George Washington University and Thumbtack.com have just released something they call the "Small Business Political Sentiment Survey." You know what GWU is. Thumbtack.com is a website that matches consumers with service-provides, which explains its exposure to small business — and its ability to survey them in the thousands.
The results for California are in, broken out by political party and gender, as well as aggregated with those distinctions eliminated. (They survey is also interactive.) In both the state as a whole and in L.A. in particular, Republican small business folk identify the economy and jobs as the biggest issue for them going into the November political election.
While just under half of California Republicans call this issue number one, nearly two-thirds of Los Angeles Republicans do. And an even 60 percent say that when it comes to small business, Mitt Romney is their man. President Obama only outranks "Not sure" when it comes to his support for small biz among those who identify themselves with the Grand Old Party by to percentage points, 20 to 18.
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Warren Buffett, chairman of Berkshire Hathaway, attends the Allen & Company Sun Valley Conference.
Last year, Warren Buffett wrote a much-cited and blogged-about op-ed for the New York Times arguing that rich people don't pay enough taxes. Fine, responded the anti-tax Republican crowd, suggesting that if Buffett was so hot to part with his money, he could always write the government a check.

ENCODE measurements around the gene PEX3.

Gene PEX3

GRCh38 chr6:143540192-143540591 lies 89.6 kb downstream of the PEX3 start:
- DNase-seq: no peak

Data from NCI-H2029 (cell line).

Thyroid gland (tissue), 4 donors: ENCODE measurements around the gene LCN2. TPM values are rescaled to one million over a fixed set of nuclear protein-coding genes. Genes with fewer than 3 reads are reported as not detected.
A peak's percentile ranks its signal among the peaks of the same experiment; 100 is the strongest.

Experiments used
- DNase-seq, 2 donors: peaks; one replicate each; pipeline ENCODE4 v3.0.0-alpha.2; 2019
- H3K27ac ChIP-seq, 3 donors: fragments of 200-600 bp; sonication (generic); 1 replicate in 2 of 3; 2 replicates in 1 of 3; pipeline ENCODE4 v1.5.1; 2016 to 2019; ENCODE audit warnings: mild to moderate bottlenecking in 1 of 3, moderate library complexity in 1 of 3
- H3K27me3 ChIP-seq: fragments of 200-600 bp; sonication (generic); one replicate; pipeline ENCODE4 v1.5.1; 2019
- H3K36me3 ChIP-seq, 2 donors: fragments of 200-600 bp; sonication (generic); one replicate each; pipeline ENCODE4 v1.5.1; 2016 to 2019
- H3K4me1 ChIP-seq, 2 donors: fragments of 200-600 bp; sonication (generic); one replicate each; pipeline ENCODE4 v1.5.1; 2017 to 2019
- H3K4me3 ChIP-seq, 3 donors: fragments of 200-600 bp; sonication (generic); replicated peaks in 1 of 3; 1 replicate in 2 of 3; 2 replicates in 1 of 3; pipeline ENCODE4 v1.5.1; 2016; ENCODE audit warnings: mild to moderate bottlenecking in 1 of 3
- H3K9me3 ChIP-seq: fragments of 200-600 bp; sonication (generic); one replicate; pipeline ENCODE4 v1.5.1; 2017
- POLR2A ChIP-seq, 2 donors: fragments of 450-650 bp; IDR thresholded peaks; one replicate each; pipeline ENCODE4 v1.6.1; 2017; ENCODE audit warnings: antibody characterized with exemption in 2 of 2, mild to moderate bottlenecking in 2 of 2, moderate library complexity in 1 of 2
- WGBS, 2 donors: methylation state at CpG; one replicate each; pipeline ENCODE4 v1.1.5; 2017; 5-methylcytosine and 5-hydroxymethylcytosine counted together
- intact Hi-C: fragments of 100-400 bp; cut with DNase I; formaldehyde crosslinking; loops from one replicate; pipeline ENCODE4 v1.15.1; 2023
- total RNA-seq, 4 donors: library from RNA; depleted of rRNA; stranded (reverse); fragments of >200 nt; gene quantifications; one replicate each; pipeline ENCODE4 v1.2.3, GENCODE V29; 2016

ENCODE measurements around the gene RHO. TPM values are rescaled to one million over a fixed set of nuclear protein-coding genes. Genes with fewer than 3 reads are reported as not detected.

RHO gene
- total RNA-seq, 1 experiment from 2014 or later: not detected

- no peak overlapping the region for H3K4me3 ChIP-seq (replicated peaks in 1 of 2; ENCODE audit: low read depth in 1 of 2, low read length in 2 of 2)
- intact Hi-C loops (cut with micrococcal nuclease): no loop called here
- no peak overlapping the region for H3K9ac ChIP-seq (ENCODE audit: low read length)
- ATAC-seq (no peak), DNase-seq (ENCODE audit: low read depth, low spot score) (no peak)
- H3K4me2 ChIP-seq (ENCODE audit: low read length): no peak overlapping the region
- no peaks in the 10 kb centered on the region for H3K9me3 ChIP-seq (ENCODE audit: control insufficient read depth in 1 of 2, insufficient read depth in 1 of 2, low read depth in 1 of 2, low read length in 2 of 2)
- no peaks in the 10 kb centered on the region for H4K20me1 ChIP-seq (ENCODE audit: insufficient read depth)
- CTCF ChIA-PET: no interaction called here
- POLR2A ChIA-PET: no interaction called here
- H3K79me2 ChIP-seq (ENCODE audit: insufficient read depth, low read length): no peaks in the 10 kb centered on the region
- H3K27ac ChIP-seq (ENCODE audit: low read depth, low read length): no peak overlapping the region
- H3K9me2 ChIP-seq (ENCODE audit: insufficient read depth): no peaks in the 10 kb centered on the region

A change to tax forms was proposed, allowing wealthy taxpayers to pay more, to reduce the national debt. And now Buffett is saying that he'll match, from his vast fortune, dollar-for-dollar whatever Republcian members of Congress voluntarily contribute.
The U.S. national debt currently stands at $15.2 trillion, about a trillion more than the entire yearly GDP of $14.5 trillion. Warren Buffett is worth about $50 billion. The average net worth in Congress was about $750,000. Rep. Michael McCaul of Texas, a Republican, is worth $294 million.
Check this out: the Occupy movement is changing the way that GOP strategists are telling people to talk about the protest phenomenon. Or more accurately, not talk about it.
At Yahoo, Chris Moody captures a series of talking/not-talking points dispensed by Frank Luntz at a Republican governors' gathering in Florida. Here are my two favorites (there are 10 total, plus a bonus, which agues that "bonuses" shouldn't be called that):
1. Don't say 'capitalism.'
"I'm trying to get that word removed and we're replacing it with either 'economic freedom' or 'free market,' " Luntz said. "The public . . . still prefers capitalism to socialism, but they think capitalism is immoral. And if we're seen as defenders of quote, Wall Street, end quote, we've got a problem."
8. Out: 'Entrepreneur.' In: 'Job creator.'
Use the phrases "small business owners" and "job creators" instead of "entrepreneurs" and "innovators."